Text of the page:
American Levels and Their Makers
IntroductionWe are very pleased to celebrate the publication of Don Rosebrook's new book American Levels and Their Makers Vol. 1 with this short exhibit. When I look back at material from the nineteenth century, I am continually amazed at the style and beauty of what are essentially industrial objects. One must also rememeber that when these tools were invented they were high tech and truly representative of the ingenuity of their time. - Bob Mathison, Curator..
Leveling instruments can take many forms. Among the earliest must have been the plumb level which utilizes a weight on a string to indicate the vertical or plumb position. When used in conjunction with a right angle device such as might be found in a square, the plumb level can be used to find a true horizontal or level position. The leveling instrument, sometimes called a plumb & level, has evolved in many ways since its earliest usage. Some of the forms of this device are the spirit level, the inclinometer, and the sighting level. Both of the latter two devices may incorporate the spirit level as part of their mechanisms.
Spirit levels are generally thought of as being carpenters', machinists', or masons' levels. Such levels may be made of wood or metal and can employ many woods and many metals or combinations thereof. Inclinometers may be manually or gravity actuated and may employ a weighted pointer, a weighted sector (of a circle), a rotatable sector, or a large circular liquid-filled chamber. Sighting levels, of the type that interests us here, will have no optics, but will employ a peephole on one end and a larger peephole or one with cross-hairs on the other end.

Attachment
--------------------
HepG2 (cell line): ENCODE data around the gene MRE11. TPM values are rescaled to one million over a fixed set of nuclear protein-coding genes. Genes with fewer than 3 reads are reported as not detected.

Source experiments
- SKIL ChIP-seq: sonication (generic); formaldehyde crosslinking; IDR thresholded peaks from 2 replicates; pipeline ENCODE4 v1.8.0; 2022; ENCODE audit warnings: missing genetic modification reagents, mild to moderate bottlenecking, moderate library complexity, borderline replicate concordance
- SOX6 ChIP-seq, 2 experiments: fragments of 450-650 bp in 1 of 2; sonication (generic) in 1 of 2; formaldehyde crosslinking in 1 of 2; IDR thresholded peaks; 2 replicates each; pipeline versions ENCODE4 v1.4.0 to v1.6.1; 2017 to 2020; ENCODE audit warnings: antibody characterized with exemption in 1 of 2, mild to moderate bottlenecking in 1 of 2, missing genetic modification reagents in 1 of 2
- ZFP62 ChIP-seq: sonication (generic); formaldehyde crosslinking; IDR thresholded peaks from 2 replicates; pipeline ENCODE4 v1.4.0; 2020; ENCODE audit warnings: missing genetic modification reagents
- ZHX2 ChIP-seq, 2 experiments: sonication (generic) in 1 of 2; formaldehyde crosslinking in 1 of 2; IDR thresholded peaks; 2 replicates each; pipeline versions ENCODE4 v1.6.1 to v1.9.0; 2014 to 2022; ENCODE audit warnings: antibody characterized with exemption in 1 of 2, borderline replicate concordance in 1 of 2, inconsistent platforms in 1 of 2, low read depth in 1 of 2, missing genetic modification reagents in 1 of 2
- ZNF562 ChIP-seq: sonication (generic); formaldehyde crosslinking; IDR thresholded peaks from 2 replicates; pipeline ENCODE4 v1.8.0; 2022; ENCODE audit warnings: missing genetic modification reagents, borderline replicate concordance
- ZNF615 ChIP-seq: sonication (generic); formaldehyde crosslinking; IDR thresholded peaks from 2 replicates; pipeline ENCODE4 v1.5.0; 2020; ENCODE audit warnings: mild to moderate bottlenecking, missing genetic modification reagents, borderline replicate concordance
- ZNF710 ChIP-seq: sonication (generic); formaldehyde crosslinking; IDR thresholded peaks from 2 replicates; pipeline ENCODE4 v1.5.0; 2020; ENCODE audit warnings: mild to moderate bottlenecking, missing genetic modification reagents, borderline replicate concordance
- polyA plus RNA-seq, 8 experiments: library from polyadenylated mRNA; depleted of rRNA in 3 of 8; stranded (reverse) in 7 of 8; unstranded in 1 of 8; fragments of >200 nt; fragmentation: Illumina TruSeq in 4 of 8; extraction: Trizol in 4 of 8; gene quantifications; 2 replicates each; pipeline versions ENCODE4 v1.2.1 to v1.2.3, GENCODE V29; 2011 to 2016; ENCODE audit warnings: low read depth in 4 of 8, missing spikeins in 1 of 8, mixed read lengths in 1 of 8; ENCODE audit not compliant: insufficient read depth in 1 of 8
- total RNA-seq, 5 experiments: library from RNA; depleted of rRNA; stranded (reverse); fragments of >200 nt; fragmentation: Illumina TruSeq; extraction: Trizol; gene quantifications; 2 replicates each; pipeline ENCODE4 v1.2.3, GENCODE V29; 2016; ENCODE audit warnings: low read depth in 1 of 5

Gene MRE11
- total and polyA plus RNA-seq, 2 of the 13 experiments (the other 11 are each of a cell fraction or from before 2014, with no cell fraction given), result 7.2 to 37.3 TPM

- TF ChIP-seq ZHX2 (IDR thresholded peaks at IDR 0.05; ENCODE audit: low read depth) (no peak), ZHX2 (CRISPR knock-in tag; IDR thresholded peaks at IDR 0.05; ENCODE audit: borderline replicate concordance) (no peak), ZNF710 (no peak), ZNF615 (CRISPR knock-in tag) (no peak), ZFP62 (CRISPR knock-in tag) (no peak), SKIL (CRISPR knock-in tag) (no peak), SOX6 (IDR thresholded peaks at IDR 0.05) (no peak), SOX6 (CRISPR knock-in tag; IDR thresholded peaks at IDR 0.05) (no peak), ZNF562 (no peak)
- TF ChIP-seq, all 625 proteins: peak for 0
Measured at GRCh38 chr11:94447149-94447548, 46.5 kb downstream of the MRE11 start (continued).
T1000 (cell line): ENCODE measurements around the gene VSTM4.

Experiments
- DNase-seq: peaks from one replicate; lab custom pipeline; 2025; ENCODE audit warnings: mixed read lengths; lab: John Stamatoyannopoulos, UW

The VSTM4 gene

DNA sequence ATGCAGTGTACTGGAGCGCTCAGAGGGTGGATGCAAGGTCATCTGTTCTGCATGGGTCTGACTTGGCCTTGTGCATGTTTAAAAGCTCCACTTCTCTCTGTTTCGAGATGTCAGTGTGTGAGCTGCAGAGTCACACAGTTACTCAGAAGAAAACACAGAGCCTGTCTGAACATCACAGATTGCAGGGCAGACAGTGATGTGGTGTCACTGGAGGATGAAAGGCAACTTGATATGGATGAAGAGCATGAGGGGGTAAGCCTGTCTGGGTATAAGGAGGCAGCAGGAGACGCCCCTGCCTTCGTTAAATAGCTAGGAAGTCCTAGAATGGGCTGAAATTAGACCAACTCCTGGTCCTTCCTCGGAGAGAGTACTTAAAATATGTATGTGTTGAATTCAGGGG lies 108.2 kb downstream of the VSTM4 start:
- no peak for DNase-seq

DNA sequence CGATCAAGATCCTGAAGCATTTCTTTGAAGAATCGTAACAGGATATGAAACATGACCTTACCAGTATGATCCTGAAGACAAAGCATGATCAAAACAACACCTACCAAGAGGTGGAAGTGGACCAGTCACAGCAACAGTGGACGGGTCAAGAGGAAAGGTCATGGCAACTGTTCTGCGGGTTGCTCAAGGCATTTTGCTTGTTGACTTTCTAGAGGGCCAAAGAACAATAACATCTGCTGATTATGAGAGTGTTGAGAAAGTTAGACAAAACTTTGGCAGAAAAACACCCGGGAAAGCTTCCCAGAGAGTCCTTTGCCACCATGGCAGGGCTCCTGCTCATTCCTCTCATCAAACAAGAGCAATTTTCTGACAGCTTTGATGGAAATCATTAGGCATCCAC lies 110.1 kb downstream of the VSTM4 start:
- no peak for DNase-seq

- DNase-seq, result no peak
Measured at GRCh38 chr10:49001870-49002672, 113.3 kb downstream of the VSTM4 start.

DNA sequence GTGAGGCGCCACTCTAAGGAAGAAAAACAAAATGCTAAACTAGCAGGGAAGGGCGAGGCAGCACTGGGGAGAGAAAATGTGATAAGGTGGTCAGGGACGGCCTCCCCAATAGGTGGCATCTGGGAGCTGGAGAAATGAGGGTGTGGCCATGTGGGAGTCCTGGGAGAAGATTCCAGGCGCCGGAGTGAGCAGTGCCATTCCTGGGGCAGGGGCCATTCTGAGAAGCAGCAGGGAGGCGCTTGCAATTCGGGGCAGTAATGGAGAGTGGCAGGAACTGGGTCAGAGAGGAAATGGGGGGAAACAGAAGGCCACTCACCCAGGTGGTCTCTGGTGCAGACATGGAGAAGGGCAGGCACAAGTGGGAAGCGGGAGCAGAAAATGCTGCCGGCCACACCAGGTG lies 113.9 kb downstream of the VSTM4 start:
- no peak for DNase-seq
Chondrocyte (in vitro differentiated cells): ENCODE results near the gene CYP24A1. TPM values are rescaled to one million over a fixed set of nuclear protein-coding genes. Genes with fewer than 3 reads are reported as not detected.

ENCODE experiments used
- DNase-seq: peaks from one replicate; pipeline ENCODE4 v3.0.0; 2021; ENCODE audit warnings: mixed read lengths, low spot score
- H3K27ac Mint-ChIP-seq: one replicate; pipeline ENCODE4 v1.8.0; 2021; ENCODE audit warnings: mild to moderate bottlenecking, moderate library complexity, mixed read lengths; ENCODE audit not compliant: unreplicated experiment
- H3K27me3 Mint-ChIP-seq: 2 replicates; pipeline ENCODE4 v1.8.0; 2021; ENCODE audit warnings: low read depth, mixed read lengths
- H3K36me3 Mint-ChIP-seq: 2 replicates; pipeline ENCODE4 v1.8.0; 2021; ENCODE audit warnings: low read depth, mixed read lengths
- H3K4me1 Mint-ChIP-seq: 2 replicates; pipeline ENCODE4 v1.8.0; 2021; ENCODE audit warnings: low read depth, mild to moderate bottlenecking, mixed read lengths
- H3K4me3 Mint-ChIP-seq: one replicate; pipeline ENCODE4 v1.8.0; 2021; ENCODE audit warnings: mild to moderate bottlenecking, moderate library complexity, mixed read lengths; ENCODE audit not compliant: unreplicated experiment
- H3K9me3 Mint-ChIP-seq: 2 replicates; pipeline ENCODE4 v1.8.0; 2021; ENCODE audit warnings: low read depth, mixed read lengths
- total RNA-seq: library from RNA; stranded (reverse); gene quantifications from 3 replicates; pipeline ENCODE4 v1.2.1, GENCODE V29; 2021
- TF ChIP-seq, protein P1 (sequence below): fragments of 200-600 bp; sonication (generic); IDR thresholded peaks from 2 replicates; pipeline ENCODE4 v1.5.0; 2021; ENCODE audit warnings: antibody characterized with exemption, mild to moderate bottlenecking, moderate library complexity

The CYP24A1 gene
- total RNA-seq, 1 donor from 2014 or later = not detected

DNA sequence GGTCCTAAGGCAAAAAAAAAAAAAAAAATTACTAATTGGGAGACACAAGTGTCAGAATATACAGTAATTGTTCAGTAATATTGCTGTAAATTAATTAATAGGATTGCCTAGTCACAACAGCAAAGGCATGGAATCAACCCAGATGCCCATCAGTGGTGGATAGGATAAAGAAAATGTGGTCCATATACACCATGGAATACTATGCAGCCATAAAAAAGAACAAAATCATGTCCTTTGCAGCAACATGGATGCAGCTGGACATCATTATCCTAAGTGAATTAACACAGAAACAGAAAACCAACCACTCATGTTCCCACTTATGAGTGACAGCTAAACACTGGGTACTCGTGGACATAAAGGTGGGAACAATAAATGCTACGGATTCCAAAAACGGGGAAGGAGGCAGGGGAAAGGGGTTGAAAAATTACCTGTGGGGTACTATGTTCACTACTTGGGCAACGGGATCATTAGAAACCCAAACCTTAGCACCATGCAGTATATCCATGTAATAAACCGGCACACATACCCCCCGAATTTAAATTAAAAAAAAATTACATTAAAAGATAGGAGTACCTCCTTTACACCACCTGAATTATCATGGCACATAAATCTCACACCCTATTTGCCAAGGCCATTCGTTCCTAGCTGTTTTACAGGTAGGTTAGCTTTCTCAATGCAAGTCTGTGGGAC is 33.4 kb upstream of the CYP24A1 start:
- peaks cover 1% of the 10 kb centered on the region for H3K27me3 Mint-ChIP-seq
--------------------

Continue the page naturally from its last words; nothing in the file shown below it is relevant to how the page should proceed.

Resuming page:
There are many exceptions to these generalizations and those exceptions have produced many fascinating leveling devices. The use of beautiful woods and sculpted metal forms have also changed what might be commonplace into an art form.
The devices shown in this exhibit include two wooden carpenters' levels, two metal carpenters' levels, a machinists' level, three inclinometers, and two sighting levels. Through these examples of beautiful woods, graceful metal filigree, and interesting decorations, the viewer may gain appreciation for this art form. The photographs are from the book American Levels and Their Makers, Vol. 1, New England by Don Rosebrook. Text is by Don Rosebrook especially for this exhibit.
To see larger versions of the pictures on the following pages click on the image.
Suggested further reading: